Indoor grilling is great for people who don’t have the backyard space for an outdoor grill, reducing the fat in your grilled foods and also for the cold winter months! Check out these tips to have a successful grilling experience:
What Can You Cook?
Flat pieces of meat like steaks, pork chops, and tenderized chicken breasts work best for indoor grills. Seasoning them with a dry rub or just salt and pepper tends to work better than any type of wet marinate, which usually leads to a lengthy clean up and sometimes a lingering smell. Flat vegetables, like sliced zucchini and eggplant, will cook evenly but need to be watched closely so they don’t burn or start to stick.
What Can’t You Cook?
Grilling vegetables is tricky, but trying to do this on an indoor grill is literally impossible unless you lather the veggies with oil — and that sort of defeats the whole purpose. Using sugar-based sauces like teriyaki and sweet and sour can be tricky, too. This leads to the marinade getting stuck to the plates and a lot of clean-up time. Hamburger meat is best used when it has about a 15-percent fat content.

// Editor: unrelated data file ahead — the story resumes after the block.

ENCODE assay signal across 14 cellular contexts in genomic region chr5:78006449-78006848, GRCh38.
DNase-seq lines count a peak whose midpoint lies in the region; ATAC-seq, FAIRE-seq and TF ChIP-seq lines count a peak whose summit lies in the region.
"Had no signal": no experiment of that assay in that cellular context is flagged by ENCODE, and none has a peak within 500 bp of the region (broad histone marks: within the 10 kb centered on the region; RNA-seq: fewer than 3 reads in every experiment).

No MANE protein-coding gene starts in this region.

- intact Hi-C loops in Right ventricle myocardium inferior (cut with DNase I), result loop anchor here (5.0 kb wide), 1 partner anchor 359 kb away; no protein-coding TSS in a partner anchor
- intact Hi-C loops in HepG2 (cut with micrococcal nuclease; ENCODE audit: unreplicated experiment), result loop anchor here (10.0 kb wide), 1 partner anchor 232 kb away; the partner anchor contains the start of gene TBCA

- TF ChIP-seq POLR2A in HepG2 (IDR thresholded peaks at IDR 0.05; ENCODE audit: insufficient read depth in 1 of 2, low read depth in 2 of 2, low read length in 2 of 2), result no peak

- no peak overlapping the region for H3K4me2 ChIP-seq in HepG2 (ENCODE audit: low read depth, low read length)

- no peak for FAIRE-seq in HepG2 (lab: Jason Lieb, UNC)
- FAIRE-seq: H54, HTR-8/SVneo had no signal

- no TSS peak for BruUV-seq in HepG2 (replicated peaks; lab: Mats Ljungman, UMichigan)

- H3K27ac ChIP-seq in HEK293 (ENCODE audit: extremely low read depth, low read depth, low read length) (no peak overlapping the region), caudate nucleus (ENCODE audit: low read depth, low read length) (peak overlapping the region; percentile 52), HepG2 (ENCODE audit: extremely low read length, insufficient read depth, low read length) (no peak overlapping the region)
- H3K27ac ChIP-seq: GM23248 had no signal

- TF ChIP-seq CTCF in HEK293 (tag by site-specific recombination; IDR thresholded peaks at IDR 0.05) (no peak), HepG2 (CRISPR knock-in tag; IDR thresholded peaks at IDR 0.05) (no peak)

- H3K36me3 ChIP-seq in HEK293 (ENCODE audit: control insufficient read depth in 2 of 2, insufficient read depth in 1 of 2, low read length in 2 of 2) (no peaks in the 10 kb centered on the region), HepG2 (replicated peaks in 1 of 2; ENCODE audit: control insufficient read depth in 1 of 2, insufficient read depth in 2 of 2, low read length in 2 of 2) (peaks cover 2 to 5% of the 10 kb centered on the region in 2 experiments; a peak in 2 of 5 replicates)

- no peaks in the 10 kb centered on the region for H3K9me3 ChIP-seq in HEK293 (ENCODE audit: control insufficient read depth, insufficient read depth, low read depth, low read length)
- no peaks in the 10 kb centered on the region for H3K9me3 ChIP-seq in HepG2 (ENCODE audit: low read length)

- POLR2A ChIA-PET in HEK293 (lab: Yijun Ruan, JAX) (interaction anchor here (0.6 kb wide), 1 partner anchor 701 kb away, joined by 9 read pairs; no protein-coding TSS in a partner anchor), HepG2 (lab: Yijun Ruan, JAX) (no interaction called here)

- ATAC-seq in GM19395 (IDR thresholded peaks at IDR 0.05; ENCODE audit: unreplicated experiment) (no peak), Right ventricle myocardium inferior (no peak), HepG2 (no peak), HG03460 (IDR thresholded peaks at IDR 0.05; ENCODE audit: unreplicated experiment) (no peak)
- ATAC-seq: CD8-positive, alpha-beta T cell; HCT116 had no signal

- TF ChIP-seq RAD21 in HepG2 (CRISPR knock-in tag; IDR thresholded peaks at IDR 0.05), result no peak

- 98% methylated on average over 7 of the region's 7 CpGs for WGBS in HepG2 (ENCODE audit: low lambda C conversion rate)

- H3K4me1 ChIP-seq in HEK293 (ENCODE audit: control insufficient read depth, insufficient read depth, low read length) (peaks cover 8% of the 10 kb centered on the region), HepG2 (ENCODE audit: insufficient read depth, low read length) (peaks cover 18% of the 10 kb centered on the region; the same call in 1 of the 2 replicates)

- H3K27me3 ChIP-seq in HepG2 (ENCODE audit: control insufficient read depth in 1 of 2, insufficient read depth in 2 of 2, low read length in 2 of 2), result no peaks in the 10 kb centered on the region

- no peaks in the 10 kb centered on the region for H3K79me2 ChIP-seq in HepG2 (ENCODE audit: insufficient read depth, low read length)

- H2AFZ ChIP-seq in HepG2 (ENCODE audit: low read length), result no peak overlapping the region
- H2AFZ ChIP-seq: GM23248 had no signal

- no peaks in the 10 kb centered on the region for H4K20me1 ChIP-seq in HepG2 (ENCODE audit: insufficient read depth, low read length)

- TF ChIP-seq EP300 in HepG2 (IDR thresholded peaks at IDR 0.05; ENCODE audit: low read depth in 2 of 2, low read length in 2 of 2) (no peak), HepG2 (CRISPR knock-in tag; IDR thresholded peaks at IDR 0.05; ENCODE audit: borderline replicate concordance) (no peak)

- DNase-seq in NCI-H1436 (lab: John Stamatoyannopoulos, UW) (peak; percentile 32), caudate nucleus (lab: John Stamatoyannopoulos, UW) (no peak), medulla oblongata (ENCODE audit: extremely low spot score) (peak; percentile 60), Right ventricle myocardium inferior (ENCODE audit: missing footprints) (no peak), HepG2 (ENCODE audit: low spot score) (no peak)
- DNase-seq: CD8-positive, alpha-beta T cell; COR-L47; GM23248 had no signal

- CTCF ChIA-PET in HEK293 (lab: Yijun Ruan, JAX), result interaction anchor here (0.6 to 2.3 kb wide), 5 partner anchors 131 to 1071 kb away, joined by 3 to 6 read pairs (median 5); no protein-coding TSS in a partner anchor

Wait until the grill has cooled off, but not completely. Then, taking a semi-wet sponge, squeeze out some soapy water onto the surface and let it soak for a little bit. For tough stains you might need to really use some elbow grease to get the stains out — use a sponge with a scrubber side and go up and down the grooves of the grill until you loosen up the stuck-on food particles. Don’t use any type of metal utensil to try to loosen the food — this will ultimately leave the grooves gouged out and reduce the non-stick appeal of the grill.